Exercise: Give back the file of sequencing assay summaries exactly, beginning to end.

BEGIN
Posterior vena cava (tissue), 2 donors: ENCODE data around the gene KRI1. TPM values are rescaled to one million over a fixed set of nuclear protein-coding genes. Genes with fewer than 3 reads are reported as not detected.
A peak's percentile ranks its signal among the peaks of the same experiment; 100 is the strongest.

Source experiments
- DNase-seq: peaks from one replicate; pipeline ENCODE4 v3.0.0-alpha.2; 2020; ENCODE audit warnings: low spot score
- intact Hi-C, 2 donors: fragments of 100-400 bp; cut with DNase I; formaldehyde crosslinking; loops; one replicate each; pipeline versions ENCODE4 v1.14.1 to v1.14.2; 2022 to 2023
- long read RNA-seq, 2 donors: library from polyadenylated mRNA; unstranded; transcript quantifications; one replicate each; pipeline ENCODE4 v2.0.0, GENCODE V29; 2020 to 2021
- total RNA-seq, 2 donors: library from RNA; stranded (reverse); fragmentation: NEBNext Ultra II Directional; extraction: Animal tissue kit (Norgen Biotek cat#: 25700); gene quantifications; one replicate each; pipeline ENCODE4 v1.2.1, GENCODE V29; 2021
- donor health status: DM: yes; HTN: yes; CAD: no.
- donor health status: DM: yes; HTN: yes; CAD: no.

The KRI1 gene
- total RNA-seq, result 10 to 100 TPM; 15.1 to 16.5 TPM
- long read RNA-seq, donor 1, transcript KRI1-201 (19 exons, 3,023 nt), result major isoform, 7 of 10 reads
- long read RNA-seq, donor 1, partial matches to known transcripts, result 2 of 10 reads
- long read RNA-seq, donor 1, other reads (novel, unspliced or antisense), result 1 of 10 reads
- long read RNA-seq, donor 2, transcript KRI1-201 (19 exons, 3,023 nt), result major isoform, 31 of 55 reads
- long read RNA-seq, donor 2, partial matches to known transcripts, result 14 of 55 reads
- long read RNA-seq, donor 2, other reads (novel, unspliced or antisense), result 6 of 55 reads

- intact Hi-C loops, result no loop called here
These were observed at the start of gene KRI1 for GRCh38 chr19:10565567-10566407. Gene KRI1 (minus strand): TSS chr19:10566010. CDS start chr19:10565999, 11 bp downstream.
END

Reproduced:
Posterior vena cava (tissue), 2 donors: ENCODE data around the gene KRI1. TPM values are rescaled to one million over a fixed set of nuclear protein-coding genes. Genes with fewer than 3 reads are reported as not detected.
A peak's percentile ranks its signal among the peaks of the same experiment; 100 is the strongest.

Source experiments
- DNase-seq: peaks from one replicate; pipeline ENCODE4 v3.0.0-alpha.2; 2020; ENCODE audit warnings: low spot score
- intact Hi-C, 2 donors: fragments of 100-400 bp; cut with DNase I; formaldehyde crosslinking; loops; one replicate each; pipeline versions ENCODE4 v1.14.1 to v1.14.2; 2022 to 2023
- long read RNA-seq, 2 donors: library from polyadenylated mRNA; unstranded; transcript quantifications; one replicate each; pipeline ENCODE4 v2.0.0, GENCODE V29; 2020 to 2021
- total RNA-seq, 2 donors: library from RNA; stranded (reverse); fragmentation: NEBNext Ultra II Directional; extraction: Animal tissue kit (Norgen Biotek cat#: 25700); gene quantifications; one replicate each; pipeline ENCODE4 v1.2.1, GENCODE V29; 2021
- donor health status: DM: yes; HTN: yes; CAD: no.
- donor health status: DM: yes; HTN: yes; CAD: no.

The KRI1 gene
- total RNA-seq, result 10 to 100 TPM; 15.1 to 16.5 TPM
- long read RNA-seq, donor 1, transcript KRI1-201 (19 exons, 3,023 nt), result major isoform, 7 of 10 reads
- long read RNA-seq, donor 1, partial matches to known transcripts, result 2 of 10 reads
- long read RNA-seq, donor 1, other reads (novel, unspliced or antisense), result 1 of 10 reads
- long read RNA-seq, donor 2, transcript KRI1-201 (19 exons, 3,023 nt), result major isoform, 31 of 55 reads
- long read RNA-seq, donor 2, partial matches to known transcripts, result 14 of 55 reads
- long read RNA-seq, donor 2, other reads (novel, unspliced or antisense), result 6 of 55 reads

- intact Hi-C loops, result no loop called here
These were observed at the start of gene KRI1 for GRCh38 chr19:10565567-10566407. Gene KRI1 (minus strand): TSS chr19:10566010. CDS start chr19:10565999, 11 bp downstream.